C.R. England Inc. has reached a $37.8 million settlement with a group of drivers who claim the company fraudulently recruited them to participate in a truck lease-to-own program and then saddled them with high-interest loans that made it difficult to succeed.
The settlement, which was achieved with help from a mediator, comes seven years after drivers Kenneth McKay and Charles Roberts filed a lawsuit in May 2011 on behalf of a class of independent contractors who drove and leased trucks from Opportunity Leasing, an affiliate of C.R. England that operated under the name Horizon Truck Sales and Leasing in Salt Lake City.
While terms of the settlement are still subject to approval of the U.S. District Court for Utah, Salt Lake City-based C.R. England agreed to pay $37.8 million in cash and grant debt relief to plaintiffs in the case.
In a statement, a C.R. England spokesman said: “We are proud of the opportunity we offered to enterprising people to start and grow their own businesses. However, we understand that some were not happy with their experience, and we hope that this settlement resolves any lingering concerns.”
Plaintiffs’ attorneys allege that C.R. England violated the Utah Truth in Advertising Act, the Utah Business Opportunity Disclosure Act and the Utah Consumer Sales Practices Act, and that C.R. England was committing fraud, negligent misrepresentation and breach of fiduciary duty in connection with its lease-driver program.
C.J. Krawczyk, an attorney for the drivers, said all class members will be eligible to receive “four-figure cash payments, relief from collection of disputed outstanding debts for truck operations and driving school tuition, and an opportunity for credit and DAC reporting repair.”
DAC (Drive-A-Check) reports are work histories on terminated drivers — from period of service and equipment operated to loads hauled and reasons for leaving — in order to help employers determine whether a driver meets standards to be rehired.
In documents filed in the case, McKay and Roberts were identified as residents of California who drove for C.R. England beginning in 2009 after receiving training at one of the company’s driver training schools. Both men said they were drawn by the promise of a job driving for C.R. England, but were pressured to sign up as independent owner-operators rather than an employee of the company and took on significant financial obligations in the process. The men claim they also were misled about potential earnings and the high turnover rate among participants in the lease-truck program.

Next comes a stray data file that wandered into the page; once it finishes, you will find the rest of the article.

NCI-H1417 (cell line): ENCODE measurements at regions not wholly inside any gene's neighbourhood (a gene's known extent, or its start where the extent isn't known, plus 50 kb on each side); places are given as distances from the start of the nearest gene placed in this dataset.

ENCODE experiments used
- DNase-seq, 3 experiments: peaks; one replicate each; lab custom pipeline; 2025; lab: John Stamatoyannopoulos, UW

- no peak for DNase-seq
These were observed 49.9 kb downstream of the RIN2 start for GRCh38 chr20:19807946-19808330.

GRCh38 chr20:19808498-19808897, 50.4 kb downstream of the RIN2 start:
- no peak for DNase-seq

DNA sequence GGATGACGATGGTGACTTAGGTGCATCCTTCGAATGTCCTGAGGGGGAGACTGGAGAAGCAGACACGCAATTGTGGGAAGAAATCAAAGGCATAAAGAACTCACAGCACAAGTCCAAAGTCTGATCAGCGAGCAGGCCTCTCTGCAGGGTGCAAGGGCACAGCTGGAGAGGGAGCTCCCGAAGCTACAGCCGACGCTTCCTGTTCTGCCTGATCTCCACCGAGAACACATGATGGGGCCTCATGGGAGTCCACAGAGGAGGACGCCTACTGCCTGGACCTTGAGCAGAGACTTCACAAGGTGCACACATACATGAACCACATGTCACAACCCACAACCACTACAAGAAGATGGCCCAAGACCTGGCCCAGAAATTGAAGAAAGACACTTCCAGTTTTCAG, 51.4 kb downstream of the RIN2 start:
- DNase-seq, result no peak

Despite these problems, lease-to-own programs remain popular with some truckload freight carriers who see it as a way to shore up capacity by helping company drivers to become owner-operators and giving individuals with limited financial means the opportunity to buy a truck.
“Major players continue to have programs,” said trucking attorney Greg Feary of Scopelitis, Garvin, Light & Feary in Indianapolis. The combination of increased demand for freight hauling and a shortage of drivers, he notes, is putting pressure on trucking companies “to find drivers wherever they can.”
While there has been more scrutiny of lease-to-own programs, Feary said the legal and regulatory framework for the practice has not been challenged, although, he notes, that “some changes have been made” by fleets as a consequence of litigation and regulatory enforcement in states, such as California.
In the settlement with C.R. England, neither side conceded any aspect of its position, according to a joint statement issued by C.R. England and plaintiffs’ attorneys on April 26.
C.R. England ranks No. 25 on the Transport Topics Top 100 list of largest for-hire carriers in North America. The company also ranks No. 2 on the list of largest for-hire carriers in the refrigerated sector.